UNICEF urgently responds to Haiti cholera outbreak
The outbreak, which has so far killed 135 people and sickened about 1,504 people, has been linked to a nearby contaminated river called Artibonite. An estimated 150,000 people live in the affected areas along this river. UNICEF’s Chief of Health, Dr Jean-Claude Mubalama, says the origin of the outbreak remains unknown and is being investigated by the World Health Organization and the US Center for Disease Control.
Reported symptoms include severe and profuse diarrhea, vomiting, and abdominal pains. “Children under the age of five are especially vulnerable to cholera because they get dehydrated more quickly, that is why it is so crucial to get them to hospitals rapidly and this has been a challenge,” says Dr Mubalama. Local health authorities say the deaths typically occur within 3 to 4 hours of the symptoms, particularly at community levels.
“The problem is that often times, local affected populations are unfamiliar with this disease and therefore they do not reach hospitals in time,” explains Dr Mubalama, adding that this is the first time the disease has appeared in Haiti for over a century.
UNICEF quickly dispatched specialized water and sanitation, health, and logistics teams to help efforts on the ground. In order to help manage and contain the spread of the outbreak, UNICEF teams are conducting assessments and advising on patient isolation and management of treatment as well as training of the local staff who are unfamiliar with this disease. Along with its partners, UNICEF’s water and sanitation teams have been coordinating assessments to develop action plans in chlorinating wells and intensifying hand washing with soap promotions.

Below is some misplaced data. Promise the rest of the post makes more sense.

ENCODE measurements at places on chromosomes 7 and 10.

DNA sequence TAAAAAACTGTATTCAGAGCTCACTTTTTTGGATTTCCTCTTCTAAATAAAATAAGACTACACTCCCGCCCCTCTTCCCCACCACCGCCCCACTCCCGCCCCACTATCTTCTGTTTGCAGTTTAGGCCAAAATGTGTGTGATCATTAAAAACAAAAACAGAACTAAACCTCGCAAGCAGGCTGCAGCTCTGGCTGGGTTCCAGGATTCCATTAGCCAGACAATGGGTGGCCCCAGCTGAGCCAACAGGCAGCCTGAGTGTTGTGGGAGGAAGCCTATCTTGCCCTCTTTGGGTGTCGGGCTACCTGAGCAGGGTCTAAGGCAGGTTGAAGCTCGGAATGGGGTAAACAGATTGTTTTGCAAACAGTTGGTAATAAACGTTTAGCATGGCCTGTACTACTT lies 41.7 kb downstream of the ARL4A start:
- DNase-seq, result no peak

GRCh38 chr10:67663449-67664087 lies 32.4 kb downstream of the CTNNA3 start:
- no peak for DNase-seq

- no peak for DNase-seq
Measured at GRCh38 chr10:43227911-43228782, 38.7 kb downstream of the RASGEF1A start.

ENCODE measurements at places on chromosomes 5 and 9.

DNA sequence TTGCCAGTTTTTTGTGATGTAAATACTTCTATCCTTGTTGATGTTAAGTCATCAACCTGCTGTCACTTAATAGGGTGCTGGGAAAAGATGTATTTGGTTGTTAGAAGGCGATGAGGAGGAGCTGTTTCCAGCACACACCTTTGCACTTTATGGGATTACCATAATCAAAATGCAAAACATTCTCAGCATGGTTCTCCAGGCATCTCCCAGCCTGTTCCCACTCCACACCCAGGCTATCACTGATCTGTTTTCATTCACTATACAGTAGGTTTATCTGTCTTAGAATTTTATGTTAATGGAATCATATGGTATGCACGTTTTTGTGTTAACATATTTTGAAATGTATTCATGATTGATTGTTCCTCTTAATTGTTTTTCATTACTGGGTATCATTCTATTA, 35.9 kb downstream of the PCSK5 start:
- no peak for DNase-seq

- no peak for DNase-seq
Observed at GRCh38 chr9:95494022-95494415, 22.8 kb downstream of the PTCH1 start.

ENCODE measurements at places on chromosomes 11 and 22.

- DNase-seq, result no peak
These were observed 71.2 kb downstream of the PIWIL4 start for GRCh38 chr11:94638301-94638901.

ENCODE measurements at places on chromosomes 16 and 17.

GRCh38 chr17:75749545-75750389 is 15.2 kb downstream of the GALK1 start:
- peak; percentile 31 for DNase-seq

UNICEF and its partners have also been distributing vital supplies such as Oral Rehydration Salts, IVF, antibiotics and water purification chemicals. Six UNICEF trucks left Port-au-Prince yesterday, carrying additional emergency disease outbreak supplies to complement existing pre-positioned stocks. The trucks’ load included 2,500 Adult Hygiene Kits (each serving 5 people), thousands of bars of soap and buckets, 50,000 water purification tablets, 25,000 plastic mats and 5 tents to support health centres that are struggling to cope with over-capacity because of the influx of patients.
Meanwhile, steps are being taken to ensure the disease does not spread further. There are fears the outbreak could reach the heavily populated camps of earthquake survivors around Haiti’s capital of Port-au-Prince. UNICEF is getting ready to circulate prevention messages to help raise awareness. Information and communication is crucial to rapidly and effectively stop the spread of the disease.
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